by M. Doug McGuff, M.D.

BMX is probably one of the most demanding and complicated sports in existence. As a result, it is very difficult to set up a proper training program. As we shall see later, training for one element of the sport can result in harming another element of your performance (training for the endurance to make it through 16 motos per day can also rob you of the power you need for a good gate start). Let us take a look at the general characteristics that can define any sport, and see how hard it is to chategorize BMX.

Power-vs Endurance

Most sports divide themselves cleanly into one type of sport or another. Examples of power sports include powerlifting, sprinting (200 meter dash and shorter), high jump, long jump, gymnastics, and velodrome sprint racing (pursuit). Examples of endurance sports are road cycling, running distances longer than the 440 yard. Extreme examples are marathon runners, cross country skiing, 24 hour cycling events, and eco-challenge races.

Other sports have some mixture of power and endurance demands. Being a running back in football is a good example. You have to have the strength and explosive power to move the ball against 300 pound linemen, yet have the endurance for repeated bouts of exertion over 4 quarters of play. Other good examples are hard to find. Rugby might qualify, Tennis has a mixture of power and endurance, but the power aspect is not that pronounced.

BMX is a good example of a mixed-type sport. For the most part, it is a power sport. The race is a sprint, generally lasting between 30 and 45 seconds, depending on the track. Pulling for jumps, pumping turns, rhythm and backside are all power-based activities. Those that succeed at BMX are generally naturally muscular. At most levels of competition, BMX would qualify as almost a pure power sport. Endurance is rarely a factor, as there are long bouts of recovery between events. If you qualify first moto at a local or regional race, you will wait one to several hours, then race your 30 second main and your done. As a rider becomes more advanced and races at a national level, his power will obviously become even more important, but endurance may also become a factor. If a rider is entered in his class, open, and cruiser and does not qualify until the second or third round, and then has quarters and semis, the moto count can rack up. Further, the rest afforded between bouts of activity gets much shorter. At the pro level, the problem is more complex. Power is obviously even more important, but endurance also becomes a necessity. A pro running class and open may have 32 or more races in a single weekend!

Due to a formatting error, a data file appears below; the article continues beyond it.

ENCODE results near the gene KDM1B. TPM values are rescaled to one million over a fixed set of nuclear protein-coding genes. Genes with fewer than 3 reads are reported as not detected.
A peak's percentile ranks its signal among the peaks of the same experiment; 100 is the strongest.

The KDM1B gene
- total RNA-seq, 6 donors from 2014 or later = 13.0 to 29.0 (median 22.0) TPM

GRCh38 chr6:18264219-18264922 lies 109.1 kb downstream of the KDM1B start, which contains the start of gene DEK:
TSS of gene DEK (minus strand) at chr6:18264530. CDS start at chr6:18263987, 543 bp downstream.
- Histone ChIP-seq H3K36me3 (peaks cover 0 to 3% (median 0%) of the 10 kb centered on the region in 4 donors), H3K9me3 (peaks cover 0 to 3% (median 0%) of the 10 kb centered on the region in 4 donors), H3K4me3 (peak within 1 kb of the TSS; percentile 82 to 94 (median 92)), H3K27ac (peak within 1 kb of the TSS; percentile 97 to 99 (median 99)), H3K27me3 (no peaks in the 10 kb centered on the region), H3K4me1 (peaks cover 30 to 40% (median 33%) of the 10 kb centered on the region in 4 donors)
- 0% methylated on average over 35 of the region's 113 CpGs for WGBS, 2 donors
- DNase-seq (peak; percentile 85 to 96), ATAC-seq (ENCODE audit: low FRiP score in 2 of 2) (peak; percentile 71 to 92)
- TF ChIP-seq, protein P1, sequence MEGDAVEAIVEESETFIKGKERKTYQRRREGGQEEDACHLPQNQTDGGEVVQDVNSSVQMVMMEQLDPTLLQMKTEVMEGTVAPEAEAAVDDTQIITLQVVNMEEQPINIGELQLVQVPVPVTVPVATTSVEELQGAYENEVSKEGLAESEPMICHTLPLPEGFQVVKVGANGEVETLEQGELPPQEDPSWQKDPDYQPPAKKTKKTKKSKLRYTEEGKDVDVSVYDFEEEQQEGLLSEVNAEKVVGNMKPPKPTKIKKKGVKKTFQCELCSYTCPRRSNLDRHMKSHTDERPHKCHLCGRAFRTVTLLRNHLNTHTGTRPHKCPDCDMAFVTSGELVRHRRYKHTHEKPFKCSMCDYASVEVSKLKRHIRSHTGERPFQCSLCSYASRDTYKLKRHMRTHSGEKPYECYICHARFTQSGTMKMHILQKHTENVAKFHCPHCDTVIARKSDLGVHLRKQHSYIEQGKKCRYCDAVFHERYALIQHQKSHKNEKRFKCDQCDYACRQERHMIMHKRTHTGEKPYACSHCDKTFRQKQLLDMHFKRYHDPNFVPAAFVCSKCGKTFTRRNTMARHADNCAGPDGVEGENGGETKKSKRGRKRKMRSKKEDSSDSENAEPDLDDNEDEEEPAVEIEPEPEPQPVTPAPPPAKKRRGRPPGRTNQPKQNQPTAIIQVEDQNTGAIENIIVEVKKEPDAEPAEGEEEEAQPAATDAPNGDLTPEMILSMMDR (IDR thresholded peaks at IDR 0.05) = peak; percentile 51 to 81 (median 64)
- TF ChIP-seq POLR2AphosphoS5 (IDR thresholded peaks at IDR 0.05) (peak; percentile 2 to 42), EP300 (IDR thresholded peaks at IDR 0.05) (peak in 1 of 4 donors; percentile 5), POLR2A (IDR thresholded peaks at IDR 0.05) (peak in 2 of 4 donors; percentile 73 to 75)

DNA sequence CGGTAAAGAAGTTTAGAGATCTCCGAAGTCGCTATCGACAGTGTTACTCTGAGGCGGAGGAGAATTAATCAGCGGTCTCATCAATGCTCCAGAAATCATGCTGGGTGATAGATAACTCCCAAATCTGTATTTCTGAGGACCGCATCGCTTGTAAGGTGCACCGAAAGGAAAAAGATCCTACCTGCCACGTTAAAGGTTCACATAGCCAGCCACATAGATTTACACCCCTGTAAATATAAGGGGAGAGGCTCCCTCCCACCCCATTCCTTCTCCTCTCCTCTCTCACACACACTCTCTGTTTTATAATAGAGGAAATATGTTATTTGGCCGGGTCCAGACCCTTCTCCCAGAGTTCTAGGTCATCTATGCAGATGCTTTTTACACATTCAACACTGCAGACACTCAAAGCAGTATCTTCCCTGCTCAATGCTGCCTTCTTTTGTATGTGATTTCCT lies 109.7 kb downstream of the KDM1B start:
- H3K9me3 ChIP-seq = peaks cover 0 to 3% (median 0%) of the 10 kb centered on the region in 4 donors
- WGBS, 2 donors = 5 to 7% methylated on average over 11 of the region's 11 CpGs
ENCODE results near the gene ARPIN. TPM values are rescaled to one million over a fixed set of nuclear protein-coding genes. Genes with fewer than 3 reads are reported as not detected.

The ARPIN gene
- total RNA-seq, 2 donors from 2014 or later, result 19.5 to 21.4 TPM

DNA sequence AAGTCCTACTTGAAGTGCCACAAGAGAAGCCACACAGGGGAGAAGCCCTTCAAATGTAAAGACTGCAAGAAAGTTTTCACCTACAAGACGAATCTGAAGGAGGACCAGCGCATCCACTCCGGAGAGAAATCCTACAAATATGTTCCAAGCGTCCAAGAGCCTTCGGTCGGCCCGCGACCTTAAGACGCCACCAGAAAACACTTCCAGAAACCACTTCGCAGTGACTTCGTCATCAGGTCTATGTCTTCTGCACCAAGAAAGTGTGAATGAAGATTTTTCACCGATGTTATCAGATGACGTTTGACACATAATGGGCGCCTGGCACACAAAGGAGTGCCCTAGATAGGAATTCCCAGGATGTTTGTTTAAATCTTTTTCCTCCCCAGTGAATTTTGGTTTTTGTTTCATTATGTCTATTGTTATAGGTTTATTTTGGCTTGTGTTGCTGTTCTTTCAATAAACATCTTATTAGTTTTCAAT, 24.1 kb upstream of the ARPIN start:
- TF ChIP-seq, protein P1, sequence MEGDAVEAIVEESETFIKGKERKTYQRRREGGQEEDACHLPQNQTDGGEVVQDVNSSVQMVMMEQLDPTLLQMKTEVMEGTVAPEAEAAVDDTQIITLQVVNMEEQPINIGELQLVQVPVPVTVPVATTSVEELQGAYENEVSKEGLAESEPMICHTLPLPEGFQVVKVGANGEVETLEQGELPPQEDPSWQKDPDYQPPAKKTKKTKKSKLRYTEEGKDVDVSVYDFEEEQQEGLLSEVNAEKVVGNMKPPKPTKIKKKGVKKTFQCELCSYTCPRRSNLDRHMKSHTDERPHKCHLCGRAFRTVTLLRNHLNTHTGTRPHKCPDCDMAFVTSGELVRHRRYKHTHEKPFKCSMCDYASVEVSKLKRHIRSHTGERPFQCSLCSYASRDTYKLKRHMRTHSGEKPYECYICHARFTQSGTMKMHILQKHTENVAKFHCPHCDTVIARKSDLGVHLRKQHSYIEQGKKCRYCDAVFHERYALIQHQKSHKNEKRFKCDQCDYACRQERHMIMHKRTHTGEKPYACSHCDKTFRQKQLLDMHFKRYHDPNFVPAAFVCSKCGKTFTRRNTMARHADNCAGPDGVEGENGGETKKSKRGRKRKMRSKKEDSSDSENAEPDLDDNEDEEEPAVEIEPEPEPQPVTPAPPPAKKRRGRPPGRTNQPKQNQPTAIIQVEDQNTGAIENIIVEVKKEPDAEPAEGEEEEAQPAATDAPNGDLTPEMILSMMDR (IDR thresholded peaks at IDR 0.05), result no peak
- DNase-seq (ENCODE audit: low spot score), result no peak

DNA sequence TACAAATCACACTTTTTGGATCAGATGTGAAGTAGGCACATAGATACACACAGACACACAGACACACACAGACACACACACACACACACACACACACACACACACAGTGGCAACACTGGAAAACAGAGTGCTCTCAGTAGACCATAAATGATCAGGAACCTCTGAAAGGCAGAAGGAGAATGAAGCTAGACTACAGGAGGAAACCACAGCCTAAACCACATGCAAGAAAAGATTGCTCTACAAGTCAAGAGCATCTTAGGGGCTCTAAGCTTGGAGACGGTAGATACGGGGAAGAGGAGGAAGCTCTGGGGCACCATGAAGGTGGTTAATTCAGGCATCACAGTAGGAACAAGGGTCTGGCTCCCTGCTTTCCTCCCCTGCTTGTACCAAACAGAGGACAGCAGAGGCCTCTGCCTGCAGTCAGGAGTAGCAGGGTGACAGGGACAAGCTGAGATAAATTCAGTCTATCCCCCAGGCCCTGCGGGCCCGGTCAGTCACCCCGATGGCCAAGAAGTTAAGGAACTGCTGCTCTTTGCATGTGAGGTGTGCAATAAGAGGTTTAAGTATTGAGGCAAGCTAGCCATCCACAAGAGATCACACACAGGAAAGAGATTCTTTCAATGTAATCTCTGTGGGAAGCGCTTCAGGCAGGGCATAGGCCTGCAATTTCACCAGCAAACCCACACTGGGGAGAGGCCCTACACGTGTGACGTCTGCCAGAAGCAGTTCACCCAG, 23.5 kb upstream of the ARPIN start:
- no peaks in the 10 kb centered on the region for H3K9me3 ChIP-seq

Initially, the solution to this problem seems simple enough: simply add some endurance training as you progress in your BMX career. There is a problem with this that most progressing BMX riders are not even aware of, until they find out the hard way. Conditioning for power and endurance are mutually exclusive activities. It is an either-or proposition; you cannot have it both ways. Think of your physical conditioning as a spectrum that runs from power on one end and endurance on another.